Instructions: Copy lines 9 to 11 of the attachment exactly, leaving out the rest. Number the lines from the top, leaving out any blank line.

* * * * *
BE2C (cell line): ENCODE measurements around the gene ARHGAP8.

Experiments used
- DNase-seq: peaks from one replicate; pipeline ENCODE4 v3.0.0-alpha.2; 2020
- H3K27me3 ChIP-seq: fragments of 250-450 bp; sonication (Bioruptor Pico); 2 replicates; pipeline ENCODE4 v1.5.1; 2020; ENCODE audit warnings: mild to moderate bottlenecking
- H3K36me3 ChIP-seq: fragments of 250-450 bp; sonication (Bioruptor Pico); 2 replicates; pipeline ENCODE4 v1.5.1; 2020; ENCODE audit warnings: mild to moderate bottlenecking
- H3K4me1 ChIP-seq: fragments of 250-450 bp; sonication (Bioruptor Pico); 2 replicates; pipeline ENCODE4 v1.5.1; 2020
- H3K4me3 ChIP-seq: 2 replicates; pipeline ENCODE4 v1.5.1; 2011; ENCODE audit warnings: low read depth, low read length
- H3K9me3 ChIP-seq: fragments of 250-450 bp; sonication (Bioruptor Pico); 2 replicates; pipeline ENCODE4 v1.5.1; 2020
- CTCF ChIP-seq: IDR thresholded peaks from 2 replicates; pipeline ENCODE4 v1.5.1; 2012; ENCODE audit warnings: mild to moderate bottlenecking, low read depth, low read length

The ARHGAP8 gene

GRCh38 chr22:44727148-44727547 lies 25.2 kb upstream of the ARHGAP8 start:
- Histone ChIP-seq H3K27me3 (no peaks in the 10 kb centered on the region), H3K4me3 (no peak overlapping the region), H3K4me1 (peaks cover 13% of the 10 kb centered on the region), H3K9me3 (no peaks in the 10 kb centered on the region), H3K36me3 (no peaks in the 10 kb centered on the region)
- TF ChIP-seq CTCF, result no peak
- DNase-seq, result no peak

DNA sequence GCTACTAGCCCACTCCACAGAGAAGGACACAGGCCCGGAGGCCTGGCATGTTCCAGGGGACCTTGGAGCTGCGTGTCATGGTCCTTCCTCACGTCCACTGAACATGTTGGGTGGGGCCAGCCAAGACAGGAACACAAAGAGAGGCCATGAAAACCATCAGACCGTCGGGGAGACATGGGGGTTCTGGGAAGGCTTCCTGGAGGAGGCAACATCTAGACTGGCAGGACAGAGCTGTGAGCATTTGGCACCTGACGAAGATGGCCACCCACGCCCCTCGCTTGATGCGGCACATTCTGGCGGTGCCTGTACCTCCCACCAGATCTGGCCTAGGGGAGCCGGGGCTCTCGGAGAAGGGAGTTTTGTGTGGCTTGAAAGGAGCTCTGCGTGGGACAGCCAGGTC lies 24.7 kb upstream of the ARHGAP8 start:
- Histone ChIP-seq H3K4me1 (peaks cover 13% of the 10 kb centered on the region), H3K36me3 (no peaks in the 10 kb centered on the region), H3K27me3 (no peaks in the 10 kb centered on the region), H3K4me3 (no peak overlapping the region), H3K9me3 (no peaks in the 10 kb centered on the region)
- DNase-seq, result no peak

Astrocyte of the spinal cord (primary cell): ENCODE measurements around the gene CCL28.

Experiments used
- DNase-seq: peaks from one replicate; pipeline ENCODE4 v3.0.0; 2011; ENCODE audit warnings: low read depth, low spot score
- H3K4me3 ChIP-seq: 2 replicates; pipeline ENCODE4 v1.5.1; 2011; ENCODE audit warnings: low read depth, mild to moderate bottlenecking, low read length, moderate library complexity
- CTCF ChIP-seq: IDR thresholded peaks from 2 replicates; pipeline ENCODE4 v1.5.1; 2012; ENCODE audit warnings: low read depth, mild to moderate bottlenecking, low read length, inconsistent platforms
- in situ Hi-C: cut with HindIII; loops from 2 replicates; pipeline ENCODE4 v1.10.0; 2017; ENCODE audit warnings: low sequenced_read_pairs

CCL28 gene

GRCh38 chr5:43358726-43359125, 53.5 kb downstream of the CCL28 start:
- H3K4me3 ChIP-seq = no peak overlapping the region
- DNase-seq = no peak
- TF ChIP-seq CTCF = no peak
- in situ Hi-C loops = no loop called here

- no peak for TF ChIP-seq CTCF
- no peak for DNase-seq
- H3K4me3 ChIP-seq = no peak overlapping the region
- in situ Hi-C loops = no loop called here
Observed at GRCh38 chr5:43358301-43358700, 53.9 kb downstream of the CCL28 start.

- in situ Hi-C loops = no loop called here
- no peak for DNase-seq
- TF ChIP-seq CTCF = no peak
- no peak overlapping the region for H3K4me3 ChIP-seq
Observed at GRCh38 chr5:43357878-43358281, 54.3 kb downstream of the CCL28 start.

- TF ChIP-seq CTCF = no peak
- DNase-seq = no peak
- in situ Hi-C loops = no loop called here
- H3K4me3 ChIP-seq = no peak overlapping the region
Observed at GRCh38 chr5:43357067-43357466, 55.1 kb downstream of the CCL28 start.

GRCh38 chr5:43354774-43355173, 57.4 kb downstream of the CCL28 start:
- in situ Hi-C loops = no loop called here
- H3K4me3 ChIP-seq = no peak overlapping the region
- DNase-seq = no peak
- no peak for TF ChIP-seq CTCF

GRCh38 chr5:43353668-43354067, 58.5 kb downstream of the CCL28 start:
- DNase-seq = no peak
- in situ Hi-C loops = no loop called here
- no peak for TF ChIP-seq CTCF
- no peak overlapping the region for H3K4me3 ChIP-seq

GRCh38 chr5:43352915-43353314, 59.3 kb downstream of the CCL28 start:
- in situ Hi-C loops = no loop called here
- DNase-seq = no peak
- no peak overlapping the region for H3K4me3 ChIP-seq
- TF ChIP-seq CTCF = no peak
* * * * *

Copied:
- CTCF ChIP-seq: IDR thresholded peaks from 2 replicates; pipeline ENCODE4 v1.5.1; 2012; ENCODE audit warnings: mild to moderate bottlenecking, low read depth, low read length

The ARHGAP8 gene

GRCh38 chr22:44727148-44727547 lies 25.2 kb upstream of the ARHGAP8 start: